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Editor’s Note — Coronavirus cases remain high across the globe. Health officials caution that travel increases your chances of getting and spreading the virus. Staying home is the best way to stem transmission. Below is information on what to know if you still plan to travel, last updated on January 8.

(CNN) — If you’re planning to travel to the UK, here’s what you’ll need to know and expect if you want to visit during the global Covid-19 pandemic.

The basics

The United Kingdom has seen one of the highest number of deaths from Covid-19 in the world. Despite being the first country globally to start a vaccination scheme, it is still in the grip of a deadly second wave. A new variant, said to be much more infectious, has been discovered in the UK, meaning that many countries canceled air links right before Christmas 2020. Currently, it’s open to visitors from everywhere except a handful of countries in sub-Saharan Africa, plus Mauritius and the Seychelles.

However, there’s not much to do right now, since the country is in full lockdown since January 4.

On January 8 it was announced that from January 11, all travelers entering the UK, including British citizens, will need to present a negative Covid test taken within 72 hours of arrival. Until now, the borders had been open with no test requirements.

What’s on offer

In London, the UK has one of the world’s greatest cities. But beyond the architectural marvels and nightlife of the capital, there is much to explore — the rugged peaks of the Scottish Highlands, distant Welsh lakes and the wide sweep of Cornish beaches, for starters, plus historic towns and cities such as Bath, Oxford and Harrogate.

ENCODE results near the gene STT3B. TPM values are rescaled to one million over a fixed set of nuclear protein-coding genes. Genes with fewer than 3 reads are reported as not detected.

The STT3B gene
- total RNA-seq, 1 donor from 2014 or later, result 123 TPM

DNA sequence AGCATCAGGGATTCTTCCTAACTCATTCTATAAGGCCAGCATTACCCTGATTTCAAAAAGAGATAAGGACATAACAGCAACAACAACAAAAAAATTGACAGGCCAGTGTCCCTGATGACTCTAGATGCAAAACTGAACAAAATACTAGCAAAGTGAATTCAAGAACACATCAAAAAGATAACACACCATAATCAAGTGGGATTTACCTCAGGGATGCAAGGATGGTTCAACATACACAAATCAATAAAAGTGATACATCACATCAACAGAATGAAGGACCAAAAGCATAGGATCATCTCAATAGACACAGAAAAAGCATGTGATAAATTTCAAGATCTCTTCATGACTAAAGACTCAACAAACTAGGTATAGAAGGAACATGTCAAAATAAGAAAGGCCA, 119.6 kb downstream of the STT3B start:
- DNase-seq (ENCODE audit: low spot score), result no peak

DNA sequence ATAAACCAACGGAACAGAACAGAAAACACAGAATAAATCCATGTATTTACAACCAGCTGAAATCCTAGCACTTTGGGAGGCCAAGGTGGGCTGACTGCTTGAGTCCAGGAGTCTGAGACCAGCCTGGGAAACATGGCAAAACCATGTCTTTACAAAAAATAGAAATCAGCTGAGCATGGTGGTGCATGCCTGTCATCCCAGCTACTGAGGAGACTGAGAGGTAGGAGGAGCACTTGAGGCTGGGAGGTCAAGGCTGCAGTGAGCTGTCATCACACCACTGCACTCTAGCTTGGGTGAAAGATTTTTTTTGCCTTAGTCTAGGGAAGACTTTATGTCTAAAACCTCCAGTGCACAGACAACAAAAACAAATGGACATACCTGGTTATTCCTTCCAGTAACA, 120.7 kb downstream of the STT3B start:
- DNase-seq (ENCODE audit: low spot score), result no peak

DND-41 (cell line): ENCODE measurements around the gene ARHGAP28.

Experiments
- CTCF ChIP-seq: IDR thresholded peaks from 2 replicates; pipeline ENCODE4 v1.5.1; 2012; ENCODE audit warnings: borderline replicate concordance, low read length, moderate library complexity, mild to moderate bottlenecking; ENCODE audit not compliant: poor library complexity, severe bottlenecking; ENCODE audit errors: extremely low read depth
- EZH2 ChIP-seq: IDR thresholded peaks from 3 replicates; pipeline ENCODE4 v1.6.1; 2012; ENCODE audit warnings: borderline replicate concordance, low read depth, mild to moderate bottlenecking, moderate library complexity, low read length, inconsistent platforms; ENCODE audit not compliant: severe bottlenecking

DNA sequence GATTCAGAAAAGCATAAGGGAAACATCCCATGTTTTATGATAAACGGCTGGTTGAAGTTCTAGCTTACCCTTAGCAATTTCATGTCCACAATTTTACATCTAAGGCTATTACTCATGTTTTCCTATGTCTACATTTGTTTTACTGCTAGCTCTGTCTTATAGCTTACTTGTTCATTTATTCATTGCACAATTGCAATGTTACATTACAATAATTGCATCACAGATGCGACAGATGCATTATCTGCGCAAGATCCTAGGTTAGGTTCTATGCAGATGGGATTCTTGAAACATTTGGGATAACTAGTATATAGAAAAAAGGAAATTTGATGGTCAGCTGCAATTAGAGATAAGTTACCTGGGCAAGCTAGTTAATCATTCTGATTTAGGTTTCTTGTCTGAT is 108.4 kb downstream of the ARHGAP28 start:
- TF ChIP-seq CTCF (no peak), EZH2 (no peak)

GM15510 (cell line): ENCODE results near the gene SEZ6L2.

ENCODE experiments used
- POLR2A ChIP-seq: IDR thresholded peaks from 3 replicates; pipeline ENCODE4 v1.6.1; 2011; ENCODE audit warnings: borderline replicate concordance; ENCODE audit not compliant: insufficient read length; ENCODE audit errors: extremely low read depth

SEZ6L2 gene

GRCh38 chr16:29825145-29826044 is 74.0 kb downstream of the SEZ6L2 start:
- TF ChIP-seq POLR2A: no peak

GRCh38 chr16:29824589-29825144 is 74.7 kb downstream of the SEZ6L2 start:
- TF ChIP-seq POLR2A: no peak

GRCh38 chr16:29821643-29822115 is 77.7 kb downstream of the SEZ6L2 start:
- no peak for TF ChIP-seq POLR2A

Who can go

On January 8 it was announced that from January 11, all travelers entering the UK, including British citizens, will need to present a negative Covid test taken within 72 hours of arrival. Until now, the borders had been open with no test requirements.

Even those testing negative will still need to quarantine. See below.

The UK’s four nations have each implemented different travel restrictions. England has a “travel corridor” scheme that allows visitors from countries on its list (which is updated weekly) to skip quarantine. However, the majority of countries on the list are those with low case numbers, which do not allow UK residents to visit, so flights are few and far between.

As of January 7, visitors from South Africa, Namibia, Zimbabwe, Botswana, Eswatini, Zambia, Malawi, Lesotho, Mozambique, Angola, Seychelles and Mauritius will not be admitted because a new variant of the virus. UK residents traveling from these destinations will be allowed, but must quarantine for 10 days on arrival alongside all members of their families. The measures have been put in place for an initial two weeks.